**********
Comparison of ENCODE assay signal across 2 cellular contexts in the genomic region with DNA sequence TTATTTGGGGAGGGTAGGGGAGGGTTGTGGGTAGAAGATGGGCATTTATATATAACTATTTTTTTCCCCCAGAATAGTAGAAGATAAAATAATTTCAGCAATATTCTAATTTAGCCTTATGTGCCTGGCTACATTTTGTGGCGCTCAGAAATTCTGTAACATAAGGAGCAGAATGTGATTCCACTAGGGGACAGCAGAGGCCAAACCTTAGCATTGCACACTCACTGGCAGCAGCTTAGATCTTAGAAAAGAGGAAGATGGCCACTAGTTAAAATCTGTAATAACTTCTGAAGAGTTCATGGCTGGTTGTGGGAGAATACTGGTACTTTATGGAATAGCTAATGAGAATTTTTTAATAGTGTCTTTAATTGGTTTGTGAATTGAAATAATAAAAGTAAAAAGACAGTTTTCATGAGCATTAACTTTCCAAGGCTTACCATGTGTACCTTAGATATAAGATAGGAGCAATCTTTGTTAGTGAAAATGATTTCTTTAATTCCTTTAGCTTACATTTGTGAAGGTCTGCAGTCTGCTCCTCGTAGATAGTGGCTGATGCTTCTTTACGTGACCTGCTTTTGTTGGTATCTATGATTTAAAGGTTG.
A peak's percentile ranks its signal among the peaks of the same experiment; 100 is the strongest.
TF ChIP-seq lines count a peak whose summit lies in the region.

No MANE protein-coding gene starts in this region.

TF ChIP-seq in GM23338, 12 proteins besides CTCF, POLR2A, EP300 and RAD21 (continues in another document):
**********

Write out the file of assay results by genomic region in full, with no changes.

Comparison of ENCODE assay signal across 2 cellular contexts in the genomic region with DNA sequence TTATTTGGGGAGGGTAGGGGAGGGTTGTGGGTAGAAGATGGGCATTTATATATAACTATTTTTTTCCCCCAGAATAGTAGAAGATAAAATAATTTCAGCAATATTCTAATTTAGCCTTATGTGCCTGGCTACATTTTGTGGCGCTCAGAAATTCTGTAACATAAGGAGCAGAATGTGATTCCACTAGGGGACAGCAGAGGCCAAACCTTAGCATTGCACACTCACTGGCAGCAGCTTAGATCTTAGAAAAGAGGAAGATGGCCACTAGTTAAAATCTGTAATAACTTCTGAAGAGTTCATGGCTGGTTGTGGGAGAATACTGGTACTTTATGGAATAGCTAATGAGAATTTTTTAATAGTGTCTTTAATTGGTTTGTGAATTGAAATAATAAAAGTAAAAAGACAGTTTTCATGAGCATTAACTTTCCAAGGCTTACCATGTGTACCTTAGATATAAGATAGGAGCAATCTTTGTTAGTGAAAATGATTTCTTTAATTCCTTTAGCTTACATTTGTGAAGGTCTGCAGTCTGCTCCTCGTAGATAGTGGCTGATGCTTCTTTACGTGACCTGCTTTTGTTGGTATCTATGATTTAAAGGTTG.
A peak's percentile ranks its signal among the peaks of the same experiment; 100 is the strongest.
TF ChIP-seq lines count a peak whose summit lies in the region.

No MANE protein-coding gene starts in this region.

TF ChIP-seq in GM23338, 12 proteins besides CTCF, POLR2A, EP300 and RAD21 (continues in another document):